There is a commonality shared between practically every storefront in America that speaks of underlying prejudice. Walk past Forever 21, Wet Seal, PacSun, Hollister, American Apparel, Aeropostale, Abercrombie & Fitch, and what do you see? The better question is: what is missing?
Racially diverse models.
Since these stores promote the American image, as such, the posters displayed in the front and the interior show primarily black people and white people. In these photos and advertisements are an extreme misrepresentation of the mixture of heritage that reside in the United States. Unfortunately, even though Asians, Indians, American Indians, Latinos, and many other ethnicities inhabit America, they severely lack acknowledgement, as most commercials use the typical “American,” i.e. white or black.
Rarely seen a nationally renown Asian or Indian model who regularly appears in clothing stores, commercials, or otherwise. A pattern exists, and it is a pattern of discrimination. In fact, it has been a mere two times that I saw Asian models, and it was with surprise and elation that my race was finally being represented. While the models didn’t represent my ethnicity for me to experience joy, the fact that they were Asian was enough.
In one instance, I literally stopped in my tracks when I viewed a poster in Forever21; it was of an Asian model sandwiched between white and black models. Excited, I actually took a picture of it. Naively, the advertisement was enough for me to hail Forever21 as “culturally diverse,” even though she was the only Asian person in the picture. Sadly, I have yet to see her or another Asian model in their advertisements since.
What does that say?
I make it a point not to shop in stores such as Hollister, American Apparel, and their “cousins,” because I make it a point not to encourage racism. These stores have shown bigotry in their actions, even though they cover it with false platitudes.
In September of 2012, models dressed as lifeguards were sent to Yeoudio, South Korea to greet customers for the grand opening of a Hollister store. Instead of displaying dignity and friendliness, or even being decent human beings, the Hollister models decided to mock their customers by making racist and obscene hand gestures.
Reportedly, the models uploaded photos of themselves squinty-eyed with peace signs on twitter, with comments on how much the patrons “ruhhvvv itt.” After the debacle, Michael Yaki, member of the U.S. Commission on Civil Rights, said, “A company that targets teen and twenty-something consumers in the United States needs to wake up to the fact that the upcoming generation is majority-minority. A company trying to extend its reach globally has to have a strong record on race issues.”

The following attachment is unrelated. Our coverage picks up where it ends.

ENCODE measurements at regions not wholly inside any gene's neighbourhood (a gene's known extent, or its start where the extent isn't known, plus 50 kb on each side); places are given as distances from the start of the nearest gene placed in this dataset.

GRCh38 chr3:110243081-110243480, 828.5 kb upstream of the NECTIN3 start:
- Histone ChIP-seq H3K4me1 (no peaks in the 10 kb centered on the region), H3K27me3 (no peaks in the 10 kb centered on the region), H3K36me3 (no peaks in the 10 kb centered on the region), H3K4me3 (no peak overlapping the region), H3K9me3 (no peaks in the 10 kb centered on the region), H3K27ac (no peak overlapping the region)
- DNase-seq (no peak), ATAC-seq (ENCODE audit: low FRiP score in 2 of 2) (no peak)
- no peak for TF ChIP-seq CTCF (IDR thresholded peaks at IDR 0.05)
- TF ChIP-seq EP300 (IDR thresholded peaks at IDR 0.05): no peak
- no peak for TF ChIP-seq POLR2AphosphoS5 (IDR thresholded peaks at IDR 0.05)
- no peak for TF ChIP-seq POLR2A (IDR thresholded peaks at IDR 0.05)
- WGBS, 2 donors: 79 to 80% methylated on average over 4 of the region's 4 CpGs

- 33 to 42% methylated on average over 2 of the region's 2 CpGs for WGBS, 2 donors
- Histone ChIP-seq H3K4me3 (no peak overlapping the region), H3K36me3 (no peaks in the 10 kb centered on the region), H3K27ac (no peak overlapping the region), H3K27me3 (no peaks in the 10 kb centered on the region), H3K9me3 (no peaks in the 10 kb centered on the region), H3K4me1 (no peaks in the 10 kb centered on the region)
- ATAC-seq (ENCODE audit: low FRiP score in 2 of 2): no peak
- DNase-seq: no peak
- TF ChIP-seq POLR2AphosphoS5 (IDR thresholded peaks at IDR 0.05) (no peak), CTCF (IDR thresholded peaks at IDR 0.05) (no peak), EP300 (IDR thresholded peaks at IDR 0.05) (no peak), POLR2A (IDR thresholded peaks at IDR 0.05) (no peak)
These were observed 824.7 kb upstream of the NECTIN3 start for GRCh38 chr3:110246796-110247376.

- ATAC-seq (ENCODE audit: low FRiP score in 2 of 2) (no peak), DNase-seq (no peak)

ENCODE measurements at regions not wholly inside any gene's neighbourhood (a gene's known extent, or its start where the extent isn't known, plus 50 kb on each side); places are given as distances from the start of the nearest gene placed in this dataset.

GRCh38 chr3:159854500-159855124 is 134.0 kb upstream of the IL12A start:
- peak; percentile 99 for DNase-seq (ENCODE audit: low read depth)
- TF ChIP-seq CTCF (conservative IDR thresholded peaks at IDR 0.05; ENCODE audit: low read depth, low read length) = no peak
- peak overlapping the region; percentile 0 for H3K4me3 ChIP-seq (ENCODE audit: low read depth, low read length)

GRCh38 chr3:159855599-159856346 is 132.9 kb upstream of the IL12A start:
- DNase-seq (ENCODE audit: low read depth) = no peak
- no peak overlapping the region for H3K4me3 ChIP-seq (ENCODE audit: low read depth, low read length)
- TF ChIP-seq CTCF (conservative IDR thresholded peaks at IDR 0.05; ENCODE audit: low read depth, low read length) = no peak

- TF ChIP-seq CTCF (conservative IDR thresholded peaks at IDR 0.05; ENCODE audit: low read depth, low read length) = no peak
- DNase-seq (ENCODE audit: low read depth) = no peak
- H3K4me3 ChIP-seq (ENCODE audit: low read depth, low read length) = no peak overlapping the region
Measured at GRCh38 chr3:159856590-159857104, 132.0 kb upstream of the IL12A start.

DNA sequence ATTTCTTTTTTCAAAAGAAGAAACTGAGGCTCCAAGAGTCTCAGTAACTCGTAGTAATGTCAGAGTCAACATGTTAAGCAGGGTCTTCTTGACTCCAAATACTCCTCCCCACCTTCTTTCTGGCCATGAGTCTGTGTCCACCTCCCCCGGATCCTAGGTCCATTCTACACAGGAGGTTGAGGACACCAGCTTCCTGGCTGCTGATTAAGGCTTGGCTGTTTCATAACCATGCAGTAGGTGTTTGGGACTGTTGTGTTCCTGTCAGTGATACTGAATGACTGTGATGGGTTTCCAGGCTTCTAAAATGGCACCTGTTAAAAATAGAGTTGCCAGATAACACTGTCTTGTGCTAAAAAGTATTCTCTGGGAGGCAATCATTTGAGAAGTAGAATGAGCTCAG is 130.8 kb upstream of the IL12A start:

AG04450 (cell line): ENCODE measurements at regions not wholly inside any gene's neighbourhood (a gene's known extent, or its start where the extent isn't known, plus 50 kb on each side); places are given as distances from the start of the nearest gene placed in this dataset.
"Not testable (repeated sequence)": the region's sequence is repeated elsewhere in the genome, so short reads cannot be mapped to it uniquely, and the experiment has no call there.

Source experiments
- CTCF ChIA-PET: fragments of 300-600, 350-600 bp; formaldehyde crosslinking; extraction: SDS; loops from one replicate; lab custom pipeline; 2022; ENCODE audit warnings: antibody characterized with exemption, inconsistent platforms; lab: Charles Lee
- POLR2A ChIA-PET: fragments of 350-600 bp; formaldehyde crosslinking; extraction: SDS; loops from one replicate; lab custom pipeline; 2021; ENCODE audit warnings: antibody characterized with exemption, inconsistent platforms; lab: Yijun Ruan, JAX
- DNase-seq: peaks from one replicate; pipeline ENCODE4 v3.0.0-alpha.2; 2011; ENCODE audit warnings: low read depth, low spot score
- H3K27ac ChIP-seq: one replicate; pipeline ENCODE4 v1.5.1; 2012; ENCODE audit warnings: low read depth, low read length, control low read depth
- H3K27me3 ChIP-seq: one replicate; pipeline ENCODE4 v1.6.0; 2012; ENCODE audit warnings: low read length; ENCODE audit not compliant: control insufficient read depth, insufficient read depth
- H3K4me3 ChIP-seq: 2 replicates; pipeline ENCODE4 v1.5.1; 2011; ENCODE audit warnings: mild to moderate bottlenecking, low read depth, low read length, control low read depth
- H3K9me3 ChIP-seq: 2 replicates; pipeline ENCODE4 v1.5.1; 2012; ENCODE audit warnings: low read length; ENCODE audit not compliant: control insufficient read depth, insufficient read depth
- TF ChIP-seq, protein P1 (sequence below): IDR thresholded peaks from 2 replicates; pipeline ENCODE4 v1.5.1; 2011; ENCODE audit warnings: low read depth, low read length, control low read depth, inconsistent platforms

Additionally, another was photographed with holding up a middle finger in a picture with a customer. Although the employees were fired, and Hollister posted an apology on Facebook (that no longer appears on their page), there have been several instances in which Hollister’s parent company, Abercrombie & Fitch, has been accused of being discriminatory.
On another note, Wet Seal was being sued by three black former managers in 2012 due to their belief that the company was favoring blue-eyed blondes. Nicole Cogdell claimed she was replaced as store manager two months after receiving her position, and the job went to a white employee who was less experienced and had a higher pay. Purportedly, she was removed from the promotion after the senior vice president of the company visited 20 different locations in Philadelphia and emailed subordinates that “store teams – need diversity/African American dominate – huge issue.” According to Cogdell, the senior vice president said that she wanted a store manager with “blond hair and blue eyes.”
In 2009, Abercrombie & Fitch were sued for ordering a Muslim woman to take off her hijab or be jobless; even though she worked in the stockroom, the employers reasoned that she was not following their “look policy.” Umme-Hani Khan chose not to follow the command, and in February 2010, she was fired.
Due to these discrepancies in tolerance, stores such as American Apparel, Abercrombie & Fitch, and others have gained a reputation for spottiness in racial issues. However, millions of Americans continue to aspire for getting hired to be a “model” for these stores and purchase their clothes.
Clearly, these cases are not singular, and the fact that they frequently occur shows that racism is a prominent issue that needs to be resolved. There is no excuse for advocating a store that remains prejudiced despite the numerous amounts of apologies and lawsuits that have cropped up. Minorities are not being respected or represented in America, and frankly, it is absurd that this issue has sustained over the years.
My solution? Don’t give your money to these stores for cheaply made clothes that, in reality, aren’t worth it, and serve as the harbinger of racial bigotry.